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A Product Oriented Focus

One of our biggest challenges when we joined Fortra was the decision to put most of our energy into Outflank Security Tooling (OST).

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Listing remote named pipes

On Windows, named pipes are a form of interprocess communication (IPC) that allows processes to communicate with one another, both locally and across the network. Named pipes serve as a mechanism to transfer data between Windows components as well as third-party applications and services. Both locally as well as on a domain. From an offensive perspective, named pipes may leak some information that could be useful for reconnaissance purposes. Since named pipes can also be used (depending on configuration) to access services remotely – they could allow remote exploits (MS08-067).

In this post we will explore how named pipes can be listed remotely in offensive operations, for example via an implant running on a compromised Windows system.

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Several tools already exist to list named pipes.

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Solving The “Unhooking” Problem

For avoiding EDR userland hooks, there are many ways to cook an egg:

Direct system calls (syscalls), Indirect syscalls, unhooking, hardware breakpoints, and bringing and loading your own version of a library. These methods each have advantages and disadvantages. When developing a C2 implant it’s nice to work with a combination of multiple of these. For instance, you could use a strong (in)direct syscall library for direct usermode to kernel transition, then use unhooking or hardware breakpoints for user mode-only (to bypass AMSI, ETW e.g.) functions.

Regarding system calls, excellent research has already been done. A small selection of relevant blog posts is Klezvirus’ post on syswhispers, MDSec’s post on direct invocation of system calls and our own blog post on combining direct system calls srdi.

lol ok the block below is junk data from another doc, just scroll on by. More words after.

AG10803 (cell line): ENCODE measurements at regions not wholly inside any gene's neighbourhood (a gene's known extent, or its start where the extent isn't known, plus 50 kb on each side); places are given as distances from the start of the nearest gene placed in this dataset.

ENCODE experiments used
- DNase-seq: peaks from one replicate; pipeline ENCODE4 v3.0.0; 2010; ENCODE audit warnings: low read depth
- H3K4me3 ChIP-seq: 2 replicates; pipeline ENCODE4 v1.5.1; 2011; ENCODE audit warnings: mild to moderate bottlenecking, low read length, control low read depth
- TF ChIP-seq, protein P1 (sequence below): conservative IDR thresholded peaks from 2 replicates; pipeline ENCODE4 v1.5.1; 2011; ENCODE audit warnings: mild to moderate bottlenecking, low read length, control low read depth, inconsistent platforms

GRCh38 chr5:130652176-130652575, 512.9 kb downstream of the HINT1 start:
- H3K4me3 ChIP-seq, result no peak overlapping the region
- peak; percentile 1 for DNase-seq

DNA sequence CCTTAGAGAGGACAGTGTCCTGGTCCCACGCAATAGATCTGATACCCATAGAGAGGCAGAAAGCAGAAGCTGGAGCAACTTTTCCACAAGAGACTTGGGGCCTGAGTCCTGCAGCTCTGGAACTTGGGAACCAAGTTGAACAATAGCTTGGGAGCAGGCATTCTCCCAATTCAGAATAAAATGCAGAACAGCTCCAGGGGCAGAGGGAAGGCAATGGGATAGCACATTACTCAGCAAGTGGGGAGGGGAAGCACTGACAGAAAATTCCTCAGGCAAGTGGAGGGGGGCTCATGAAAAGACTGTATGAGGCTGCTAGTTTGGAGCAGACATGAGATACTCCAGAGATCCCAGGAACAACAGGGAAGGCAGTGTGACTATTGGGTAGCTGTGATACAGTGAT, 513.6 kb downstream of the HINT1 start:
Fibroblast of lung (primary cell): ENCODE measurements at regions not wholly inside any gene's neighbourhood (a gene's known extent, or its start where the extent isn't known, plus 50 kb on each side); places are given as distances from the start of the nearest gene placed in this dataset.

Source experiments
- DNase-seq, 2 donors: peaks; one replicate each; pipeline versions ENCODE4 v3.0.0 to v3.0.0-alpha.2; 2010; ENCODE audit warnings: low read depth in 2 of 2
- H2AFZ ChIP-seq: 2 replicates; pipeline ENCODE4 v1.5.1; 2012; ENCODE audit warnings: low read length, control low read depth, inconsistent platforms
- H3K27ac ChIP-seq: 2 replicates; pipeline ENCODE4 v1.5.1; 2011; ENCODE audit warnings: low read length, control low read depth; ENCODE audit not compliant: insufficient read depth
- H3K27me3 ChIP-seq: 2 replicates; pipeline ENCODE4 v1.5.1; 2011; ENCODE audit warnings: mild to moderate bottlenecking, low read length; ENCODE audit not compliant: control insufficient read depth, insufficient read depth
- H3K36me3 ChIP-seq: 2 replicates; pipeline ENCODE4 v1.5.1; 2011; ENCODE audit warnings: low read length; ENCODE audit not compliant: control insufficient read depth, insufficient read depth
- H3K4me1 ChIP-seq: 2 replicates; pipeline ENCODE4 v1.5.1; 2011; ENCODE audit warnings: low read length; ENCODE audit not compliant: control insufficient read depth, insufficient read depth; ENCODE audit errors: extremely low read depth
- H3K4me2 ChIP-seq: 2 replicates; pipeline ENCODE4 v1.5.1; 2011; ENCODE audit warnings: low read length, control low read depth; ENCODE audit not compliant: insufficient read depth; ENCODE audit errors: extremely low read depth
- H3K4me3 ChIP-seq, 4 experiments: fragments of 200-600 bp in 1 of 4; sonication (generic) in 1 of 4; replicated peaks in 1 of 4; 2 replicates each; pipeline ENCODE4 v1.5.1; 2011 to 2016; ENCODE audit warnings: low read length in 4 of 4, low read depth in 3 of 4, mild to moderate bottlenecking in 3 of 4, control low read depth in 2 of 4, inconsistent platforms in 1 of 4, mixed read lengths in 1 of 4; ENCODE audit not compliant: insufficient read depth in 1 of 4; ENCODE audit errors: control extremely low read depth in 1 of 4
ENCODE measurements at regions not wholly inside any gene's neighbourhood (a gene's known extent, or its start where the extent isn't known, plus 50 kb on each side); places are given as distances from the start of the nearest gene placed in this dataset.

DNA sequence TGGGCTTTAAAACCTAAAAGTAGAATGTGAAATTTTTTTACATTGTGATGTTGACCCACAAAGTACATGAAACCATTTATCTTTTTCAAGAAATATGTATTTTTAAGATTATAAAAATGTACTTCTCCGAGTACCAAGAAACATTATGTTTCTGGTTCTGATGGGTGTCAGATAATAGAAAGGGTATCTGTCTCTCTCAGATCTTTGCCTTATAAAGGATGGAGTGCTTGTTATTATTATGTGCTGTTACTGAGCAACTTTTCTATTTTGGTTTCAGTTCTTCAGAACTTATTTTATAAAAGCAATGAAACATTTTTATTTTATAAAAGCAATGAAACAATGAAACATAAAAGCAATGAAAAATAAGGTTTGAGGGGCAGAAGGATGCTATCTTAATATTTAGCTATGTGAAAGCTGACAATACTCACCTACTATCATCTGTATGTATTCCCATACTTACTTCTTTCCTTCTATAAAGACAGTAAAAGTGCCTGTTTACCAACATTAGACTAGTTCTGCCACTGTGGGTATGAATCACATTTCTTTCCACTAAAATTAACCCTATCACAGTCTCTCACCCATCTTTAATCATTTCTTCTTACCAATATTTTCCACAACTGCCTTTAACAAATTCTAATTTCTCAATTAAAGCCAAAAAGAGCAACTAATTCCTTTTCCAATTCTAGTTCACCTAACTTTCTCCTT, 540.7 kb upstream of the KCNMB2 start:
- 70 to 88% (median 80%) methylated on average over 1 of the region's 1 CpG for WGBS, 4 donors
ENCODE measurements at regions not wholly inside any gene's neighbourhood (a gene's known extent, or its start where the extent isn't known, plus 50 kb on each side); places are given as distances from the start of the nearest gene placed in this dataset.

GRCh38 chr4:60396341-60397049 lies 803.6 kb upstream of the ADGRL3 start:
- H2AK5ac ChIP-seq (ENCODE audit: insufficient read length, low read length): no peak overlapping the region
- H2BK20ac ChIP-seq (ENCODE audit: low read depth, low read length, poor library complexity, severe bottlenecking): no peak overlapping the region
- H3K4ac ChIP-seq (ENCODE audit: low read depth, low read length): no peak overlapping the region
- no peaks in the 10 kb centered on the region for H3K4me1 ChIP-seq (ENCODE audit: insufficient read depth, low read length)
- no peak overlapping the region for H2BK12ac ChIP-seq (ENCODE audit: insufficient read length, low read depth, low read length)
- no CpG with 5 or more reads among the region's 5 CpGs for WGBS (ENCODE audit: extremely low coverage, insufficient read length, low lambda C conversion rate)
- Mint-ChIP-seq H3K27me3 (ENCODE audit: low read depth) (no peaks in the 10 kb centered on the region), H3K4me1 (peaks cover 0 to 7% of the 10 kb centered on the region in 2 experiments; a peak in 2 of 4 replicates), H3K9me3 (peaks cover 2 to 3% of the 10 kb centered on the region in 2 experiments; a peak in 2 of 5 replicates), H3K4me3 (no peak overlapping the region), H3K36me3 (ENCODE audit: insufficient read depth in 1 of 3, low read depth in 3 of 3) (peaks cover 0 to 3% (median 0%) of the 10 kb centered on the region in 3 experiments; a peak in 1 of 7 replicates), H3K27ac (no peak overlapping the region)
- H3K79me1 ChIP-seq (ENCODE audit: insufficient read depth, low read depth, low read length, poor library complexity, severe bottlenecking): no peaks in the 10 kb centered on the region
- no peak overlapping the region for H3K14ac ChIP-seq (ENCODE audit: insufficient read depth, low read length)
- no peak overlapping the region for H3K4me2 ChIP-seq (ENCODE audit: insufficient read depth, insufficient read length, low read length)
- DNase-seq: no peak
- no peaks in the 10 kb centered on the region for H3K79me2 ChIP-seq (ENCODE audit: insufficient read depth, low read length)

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Cobalt Strike and Outflank Security Tooling: Friends in Evasive Places

This is a joint blog written by the Cobalt Strike and Outflank teams. It is also available on the Cobalt Strike site.

Over the past few months there has been increasing collaboration and knowledge sharing internally between the Cobalt Strike and Outflank R&D teams. We are excited about the innovation opportunities made possible by this teamwork and have decided to align Cobalt Strike and Outflank Security Tooling (OST) closely going forward. Although we are actively collaborating, Cobalt Strike will continue to be the industry standard Command & Control (C2) framework, while OST will continue to offer a red team toolbox for all environments containing custom tradecraft that is OPSEC safe, evasive by design, and simple to use. Our vision is that Cobalt Strike and OST together will provide the best red team offering on the planet. 

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So you think you can block Macros?

For the purpose of securing Microsoft Office installs we see many of our customers moving to a macro signing strategy. Furthermore, Microsoft is trying to battle macro malware by enforcing Mark-of-the-Web (MotW) control on macro-enabled documents. In this blog we will dive into some of the quirks of Microsoft Office macro security, various commonly used configuration options and their bypasses.

  • In the first part of the blog we will discuss various Microsoft Office security controls on macros and add-ins, including their subtleties, pitfalls and offensive bypasses.
  • In the second part of this blog the concept of LOLdocs is further explained, detailing how vulnerabilities in signed MS Office content might be abused to bypass even strictly configured MS Office installs.

This blog is related to our BruCON talk on LOLdocs: legitimately signed Office documents where control flows can be hijacked for malicious purposes.